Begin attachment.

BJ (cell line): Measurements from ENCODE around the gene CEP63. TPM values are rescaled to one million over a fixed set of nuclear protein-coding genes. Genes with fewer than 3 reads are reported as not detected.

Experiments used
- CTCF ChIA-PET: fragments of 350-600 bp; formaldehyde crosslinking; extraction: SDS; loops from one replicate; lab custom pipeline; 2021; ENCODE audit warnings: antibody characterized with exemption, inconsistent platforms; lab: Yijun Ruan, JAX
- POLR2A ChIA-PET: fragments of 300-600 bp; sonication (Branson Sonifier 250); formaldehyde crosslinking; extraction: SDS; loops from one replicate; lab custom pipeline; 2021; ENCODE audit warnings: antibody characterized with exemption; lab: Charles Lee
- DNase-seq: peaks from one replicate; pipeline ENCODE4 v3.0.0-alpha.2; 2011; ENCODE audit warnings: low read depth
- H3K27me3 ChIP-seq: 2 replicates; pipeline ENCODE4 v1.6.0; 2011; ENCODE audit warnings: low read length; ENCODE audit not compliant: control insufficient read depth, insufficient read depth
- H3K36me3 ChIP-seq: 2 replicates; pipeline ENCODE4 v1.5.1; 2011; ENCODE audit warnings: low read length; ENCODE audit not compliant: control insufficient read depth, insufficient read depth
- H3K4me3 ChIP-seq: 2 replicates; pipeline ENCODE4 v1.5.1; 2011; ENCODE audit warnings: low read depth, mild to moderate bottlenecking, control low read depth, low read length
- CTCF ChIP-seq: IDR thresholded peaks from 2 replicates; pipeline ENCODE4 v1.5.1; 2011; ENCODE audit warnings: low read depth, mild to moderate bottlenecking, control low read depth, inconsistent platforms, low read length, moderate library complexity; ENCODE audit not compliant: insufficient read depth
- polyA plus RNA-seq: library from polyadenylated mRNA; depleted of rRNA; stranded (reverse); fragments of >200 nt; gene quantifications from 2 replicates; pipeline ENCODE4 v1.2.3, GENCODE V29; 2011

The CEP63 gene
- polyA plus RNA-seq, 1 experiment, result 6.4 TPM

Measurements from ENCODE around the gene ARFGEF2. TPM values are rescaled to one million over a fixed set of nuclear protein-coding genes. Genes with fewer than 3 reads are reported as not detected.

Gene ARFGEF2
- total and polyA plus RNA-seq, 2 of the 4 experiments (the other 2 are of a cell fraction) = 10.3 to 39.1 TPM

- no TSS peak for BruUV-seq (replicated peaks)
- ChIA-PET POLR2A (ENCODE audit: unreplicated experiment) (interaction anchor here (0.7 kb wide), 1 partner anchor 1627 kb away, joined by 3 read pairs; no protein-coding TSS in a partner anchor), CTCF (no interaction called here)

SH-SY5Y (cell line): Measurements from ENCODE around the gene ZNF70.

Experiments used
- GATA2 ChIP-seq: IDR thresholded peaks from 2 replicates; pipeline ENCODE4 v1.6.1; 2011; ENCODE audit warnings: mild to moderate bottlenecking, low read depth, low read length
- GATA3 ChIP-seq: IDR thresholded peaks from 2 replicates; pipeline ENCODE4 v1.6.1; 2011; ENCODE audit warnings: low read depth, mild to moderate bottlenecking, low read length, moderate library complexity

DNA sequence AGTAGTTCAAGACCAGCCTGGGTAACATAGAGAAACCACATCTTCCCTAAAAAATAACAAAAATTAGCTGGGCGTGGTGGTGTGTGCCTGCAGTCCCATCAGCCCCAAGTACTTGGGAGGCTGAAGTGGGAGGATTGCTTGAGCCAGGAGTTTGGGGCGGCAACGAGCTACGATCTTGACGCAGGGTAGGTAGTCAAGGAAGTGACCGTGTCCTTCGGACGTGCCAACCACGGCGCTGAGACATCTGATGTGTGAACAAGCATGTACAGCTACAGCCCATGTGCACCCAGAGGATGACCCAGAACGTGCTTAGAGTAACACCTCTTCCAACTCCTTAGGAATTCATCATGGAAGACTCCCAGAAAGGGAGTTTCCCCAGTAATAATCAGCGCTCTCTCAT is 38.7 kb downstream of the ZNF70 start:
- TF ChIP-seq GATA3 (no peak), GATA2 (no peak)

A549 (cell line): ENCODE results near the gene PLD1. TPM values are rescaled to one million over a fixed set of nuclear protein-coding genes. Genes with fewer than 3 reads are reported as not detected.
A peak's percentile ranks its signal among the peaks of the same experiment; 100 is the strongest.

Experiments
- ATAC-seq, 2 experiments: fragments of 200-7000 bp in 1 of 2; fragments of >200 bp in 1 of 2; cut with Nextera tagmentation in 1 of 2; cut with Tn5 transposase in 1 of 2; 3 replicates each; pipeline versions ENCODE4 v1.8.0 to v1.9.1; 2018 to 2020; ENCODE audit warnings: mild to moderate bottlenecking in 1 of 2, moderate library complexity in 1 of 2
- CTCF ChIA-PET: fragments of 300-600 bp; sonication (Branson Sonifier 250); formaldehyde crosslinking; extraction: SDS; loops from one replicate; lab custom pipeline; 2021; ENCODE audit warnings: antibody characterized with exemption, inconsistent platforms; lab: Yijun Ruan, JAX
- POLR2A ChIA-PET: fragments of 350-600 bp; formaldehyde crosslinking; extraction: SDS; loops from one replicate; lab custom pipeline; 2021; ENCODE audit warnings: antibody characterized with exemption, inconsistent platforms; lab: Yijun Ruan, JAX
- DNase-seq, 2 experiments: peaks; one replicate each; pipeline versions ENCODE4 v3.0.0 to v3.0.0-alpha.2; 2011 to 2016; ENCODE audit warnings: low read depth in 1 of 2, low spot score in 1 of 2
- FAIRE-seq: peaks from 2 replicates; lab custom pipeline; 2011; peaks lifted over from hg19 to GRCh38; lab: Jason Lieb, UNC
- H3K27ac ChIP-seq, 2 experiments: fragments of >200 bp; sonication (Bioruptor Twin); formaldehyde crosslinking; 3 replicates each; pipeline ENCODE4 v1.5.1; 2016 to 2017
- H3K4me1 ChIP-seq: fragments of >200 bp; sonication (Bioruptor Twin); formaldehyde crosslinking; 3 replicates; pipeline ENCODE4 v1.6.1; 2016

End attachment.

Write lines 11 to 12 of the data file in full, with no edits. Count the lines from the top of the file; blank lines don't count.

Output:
The CEP63 gene
- polyA plus RNA-seq, 1 experiment, result 6.4 TPM